January 24, 2013

Horse 1431 - Dawkins and the July Turkey

One of the philosophers I happen to like is Karl Popper. A lot of what he wrote concerns that which can properly be known and which can not for absolute certainty be known, a sort philosophical empiricism if you will. Among many of his ideas, Popper theorised that science since about 1800 had gone from a state of being open to ideas and then fitting them into new theories which were malleable and replaceable, to a place where because the results led to financial implications theories were put forward as being correct until proven false.
If this is indeed the case, then this has two very large implications. But before we arrive at either of them, I have two illustrations.

Imagine you are a turkey. Every morning you stick your head out of the turkey house and the farmer gives you some lovely corn to eat. There is of course nothing in the world of a turkey to suggest any impending doom whatsoever but those of us who aren't turkeys know that come December, the world of the turkey will be radically different. Some turkeys have a particular date with destiny which is life-changing.
A turkey has no knowledge in its world in July which would lead it to believe anything other than when it sticks its head out of the turkey house in the morning, it will get fed. The one vital piece of knowledge which might change its behaviour, is not only unknown but completely unknowable. The implication that what you don't know and also what you have no way of even knowing or deducing, might have serious implications on your well being, happiness and even life itself, is scary.

Likewise, even if every raven you have ever seen in your life is black, even though you have no reason at all to suspect that there is such a thing as a white raven, to categorically deny the existence of a white raven with certainty, requires you to have met and catalogued every raven that ever existed. If this sounds silly, then think of white swans. The absolute unthinkable happened in Western Australia when lo and behold, black swans were found in abundance.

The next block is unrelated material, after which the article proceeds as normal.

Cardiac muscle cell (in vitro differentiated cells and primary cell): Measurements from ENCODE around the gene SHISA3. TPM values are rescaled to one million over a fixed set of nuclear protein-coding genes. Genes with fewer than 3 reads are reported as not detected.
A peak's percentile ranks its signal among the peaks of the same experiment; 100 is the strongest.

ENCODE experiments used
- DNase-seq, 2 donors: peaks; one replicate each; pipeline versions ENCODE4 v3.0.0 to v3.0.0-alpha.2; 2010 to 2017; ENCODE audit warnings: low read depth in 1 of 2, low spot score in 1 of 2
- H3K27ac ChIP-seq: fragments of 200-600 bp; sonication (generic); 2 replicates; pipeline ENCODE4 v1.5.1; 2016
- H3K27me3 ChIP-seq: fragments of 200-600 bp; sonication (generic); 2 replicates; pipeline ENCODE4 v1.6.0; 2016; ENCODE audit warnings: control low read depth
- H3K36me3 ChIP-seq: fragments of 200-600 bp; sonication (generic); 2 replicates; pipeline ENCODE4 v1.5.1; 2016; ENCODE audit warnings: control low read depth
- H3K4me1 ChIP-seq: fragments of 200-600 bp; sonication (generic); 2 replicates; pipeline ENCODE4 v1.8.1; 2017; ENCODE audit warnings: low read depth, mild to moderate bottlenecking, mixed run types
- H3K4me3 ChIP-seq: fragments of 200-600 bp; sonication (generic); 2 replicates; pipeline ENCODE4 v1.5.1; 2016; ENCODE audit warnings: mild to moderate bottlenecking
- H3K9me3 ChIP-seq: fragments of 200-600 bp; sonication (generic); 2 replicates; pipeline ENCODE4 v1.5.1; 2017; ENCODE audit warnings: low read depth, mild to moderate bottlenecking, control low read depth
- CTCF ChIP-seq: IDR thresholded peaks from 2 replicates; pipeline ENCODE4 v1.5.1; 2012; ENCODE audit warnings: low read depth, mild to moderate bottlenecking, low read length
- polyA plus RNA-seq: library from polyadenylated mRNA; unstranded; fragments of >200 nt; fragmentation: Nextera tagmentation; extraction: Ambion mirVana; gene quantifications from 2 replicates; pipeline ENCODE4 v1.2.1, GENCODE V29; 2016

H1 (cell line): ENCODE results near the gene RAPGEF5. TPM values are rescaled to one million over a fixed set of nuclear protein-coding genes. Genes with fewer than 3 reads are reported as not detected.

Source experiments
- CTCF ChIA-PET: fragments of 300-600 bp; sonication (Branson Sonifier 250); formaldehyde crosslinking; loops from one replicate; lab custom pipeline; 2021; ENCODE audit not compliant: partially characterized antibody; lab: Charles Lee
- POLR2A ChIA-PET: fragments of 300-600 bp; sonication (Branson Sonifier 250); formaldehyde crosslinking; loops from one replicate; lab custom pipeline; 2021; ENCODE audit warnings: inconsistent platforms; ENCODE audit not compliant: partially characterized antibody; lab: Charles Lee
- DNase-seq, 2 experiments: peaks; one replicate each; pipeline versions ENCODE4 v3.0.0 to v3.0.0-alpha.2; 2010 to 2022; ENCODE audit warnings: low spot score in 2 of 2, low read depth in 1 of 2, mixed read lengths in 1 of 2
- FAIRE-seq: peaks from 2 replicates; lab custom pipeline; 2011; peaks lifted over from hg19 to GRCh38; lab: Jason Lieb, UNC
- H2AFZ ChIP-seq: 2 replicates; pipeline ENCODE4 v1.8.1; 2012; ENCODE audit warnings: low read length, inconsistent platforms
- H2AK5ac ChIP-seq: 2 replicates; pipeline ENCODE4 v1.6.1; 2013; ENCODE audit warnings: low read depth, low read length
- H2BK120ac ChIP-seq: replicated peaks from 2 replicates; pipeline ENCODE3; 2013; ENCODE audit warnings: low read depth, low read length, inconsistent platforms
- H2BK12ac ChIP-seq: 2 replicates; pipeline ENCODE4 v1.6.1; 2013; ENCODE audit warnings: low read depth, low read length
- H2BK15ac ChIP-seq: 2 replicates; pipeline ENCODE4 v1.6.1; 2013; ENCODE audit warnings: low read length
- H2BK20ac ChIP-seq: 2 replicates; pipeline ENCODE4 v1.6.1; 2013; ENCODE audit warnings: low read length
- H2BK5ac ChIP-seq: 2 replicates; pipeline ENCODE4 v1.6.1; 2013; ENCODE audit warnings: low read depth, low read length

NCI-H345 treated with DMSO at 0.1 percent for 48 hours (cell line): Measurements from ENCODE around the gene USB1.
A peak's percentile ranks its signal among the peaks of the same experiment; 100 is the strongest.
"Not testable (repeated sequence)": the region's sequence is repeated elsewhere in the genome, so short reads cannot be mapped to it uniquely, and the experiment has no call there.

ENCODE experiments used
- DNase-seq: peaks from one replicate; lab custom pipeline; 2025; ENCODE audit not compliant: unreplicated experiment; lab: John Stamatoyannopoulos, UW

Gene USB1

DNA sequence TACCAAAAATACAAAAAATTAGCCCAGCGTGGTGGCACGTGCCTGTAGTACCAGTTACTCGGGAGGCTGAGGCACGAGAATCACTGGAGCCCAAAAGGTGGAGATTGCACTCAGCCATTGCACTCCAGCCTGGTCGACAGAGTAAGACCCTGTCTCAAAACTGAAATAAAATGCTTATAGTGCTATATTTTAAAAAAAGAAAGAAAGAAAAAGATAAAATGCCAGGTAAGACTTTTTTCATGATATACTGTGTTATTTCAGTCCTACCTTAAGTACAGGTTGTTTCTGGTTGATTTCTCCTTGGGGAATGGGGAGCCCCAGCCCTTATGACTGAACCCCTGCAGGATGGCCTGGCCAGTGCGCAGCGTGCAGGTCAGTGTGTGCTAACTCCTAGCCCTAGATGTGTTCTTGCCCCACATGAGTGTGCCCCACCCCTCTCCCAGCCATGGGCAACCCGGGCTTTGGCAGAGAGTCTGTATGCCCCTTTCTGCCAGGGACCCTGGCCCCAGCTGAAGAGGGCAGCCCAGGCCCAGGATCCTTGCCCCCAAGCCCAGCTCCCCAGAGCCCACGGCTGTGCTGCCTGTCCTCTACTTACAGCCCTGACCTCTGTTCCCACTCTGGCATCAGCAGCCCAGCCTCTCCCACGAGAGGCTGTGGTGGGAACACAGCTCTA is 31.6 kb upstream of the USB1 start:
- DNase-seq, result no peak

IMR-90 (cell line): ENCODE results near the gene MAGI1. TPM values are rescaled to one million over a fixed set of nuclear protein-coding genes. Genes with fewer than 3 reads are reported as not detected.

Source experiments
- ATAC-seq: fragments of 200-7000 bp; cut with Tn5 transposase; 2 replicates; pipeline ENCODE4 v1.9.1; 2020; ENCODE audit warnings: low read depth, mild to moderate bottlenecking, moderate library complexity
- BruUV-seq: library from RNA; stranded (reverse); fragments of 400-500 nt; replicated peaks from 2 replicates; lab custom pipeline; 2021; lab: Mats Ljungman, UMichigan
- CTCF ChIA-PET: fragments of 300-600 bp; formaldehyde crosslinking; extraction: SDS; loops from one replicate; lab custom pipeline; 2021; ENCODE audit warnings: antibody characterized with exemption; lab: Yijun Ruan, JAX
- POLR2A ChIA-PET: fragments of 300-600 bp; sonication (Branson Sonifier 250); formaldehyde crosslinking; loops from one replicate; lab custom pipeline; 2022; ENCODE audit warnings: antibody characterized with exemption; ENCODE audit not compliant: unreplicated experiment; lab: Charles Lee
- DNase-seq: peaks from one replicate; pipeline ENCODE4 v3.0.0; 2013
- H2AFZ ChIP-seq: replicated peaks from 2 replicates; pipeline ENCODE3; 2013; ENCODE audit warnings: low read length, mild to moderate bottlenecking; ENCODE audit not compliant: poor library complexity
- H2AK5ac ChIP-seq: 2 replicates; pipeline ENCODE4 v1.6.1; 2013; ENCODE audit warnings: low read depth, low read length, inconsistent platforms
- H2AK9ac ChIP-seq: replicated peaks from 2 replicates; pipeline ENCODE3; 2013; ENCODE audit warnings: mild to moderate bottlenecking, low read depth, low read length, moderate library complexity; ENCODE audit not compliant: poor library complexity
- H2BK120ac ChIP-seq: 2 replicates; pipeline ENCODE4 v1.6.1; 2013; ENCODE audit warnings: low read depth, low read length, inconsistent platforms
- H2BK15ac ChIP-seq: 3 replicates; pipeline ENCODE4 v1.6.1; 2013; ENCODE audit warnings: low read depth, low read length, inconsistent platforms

For a thing to be categorically classified as non-existing, requires that it be proven for all cases not to exist. It is easier in the world of mathematics to prove such a statement but as soon as you move to a subject with more parameters and far more variables where black and white do not hold, then a hard position is futile.

The reason why I even make mention of this is that SBS1 is running a series by evangelistic atheist Richard Dawkins which has been billed as being about Sex, Life, Death and The Meaning of Life. I tuned in to have a look but the truth is that I found both his arguments and his logic, incomplete and almost deliberately so. In consequence he sounds forceful, which means that many people never worry about thinking for themselves.
Dawkins likes to wantonly ignore the possibility of religion because he thinks that the idea of a God/gods/force/karmic system (whatever) is silly. By taking a hard position and hoping that others do likewise, he is very much inviting people to enter and live the way of the July Turkey.

I am of course reminded of Pascal's Wager. If God exists, then belief in Him is a rational construct, if He does not, then although that belief is futile, to have lived a virtuous life in the light that everyone's life was also futile, is at very least an apt consolation.
Either God is, or He is not.
Let us weigh the gain and the loss in wagering that God is. Let us estimate these two chances. If you gain, you gain all; if you lose, you lose nothing.
The difference being that Mr Dawkins still requires a very strong position of faith to stand where he does and to never admit that is again dishonest. Science itself can not account for more than 95% of the universe, it still has no proper or probable definition of where conscience resides and I happen to find it curious that there has never at least to the best of my knowledge, been discovered any atheist tribe on the face of the earth. I don't know if that indicates something innate but it is curious.

Naturally, Dawkins dismissed the idea of the existence of the human soul but he kind of inadvertently provided a possible proof that he could be wrong about this.
Every cell in the human body is replaced roughly every 7-10 years; thusly the five year old Richard Dawkins in his words "is dead" according to him. Yet without clarifying how the 71 year old Richard Dawkins can possibly be the same person as the five year old Richard Dawkins, despite every single component part being replaced, he moved on to speak about DNA, genes and chromosomes, without even so much as touching on the subject ever at all. Again there's probably something to be said about the residence of conscience but the how, why and what of this was never explored.
It is all very well to dismiss the existence of the soul but without proof, at some point you're back to standing on that same murky concept of faith. The difference between Karl Popper and Richard Dawkins though was that Popper knew where the edge of his reasoning lay, whereas Dawkins is incredibly condescending and openly admits to feeling "sorry" for anyone who displays an air of faith in that which can not be seen.

Popper's position that:
"I don't know whether God exists or not. ... Some forms of atheism are arrogant and ignorant and should be rejected, but agnosticism—to admit that we don't know and to search—is all right" and that "Although I am not for religion, I do think that we should show respect for anybody who believes honestly" is a more apt, noble and honest position for someone to take. Fair enough, Dawkins firmly believes that there is no God but for a scientist to hold it out with such conviction, is like the July Turkey who thinks that it will always get fed, or the Black Swan fallacy.

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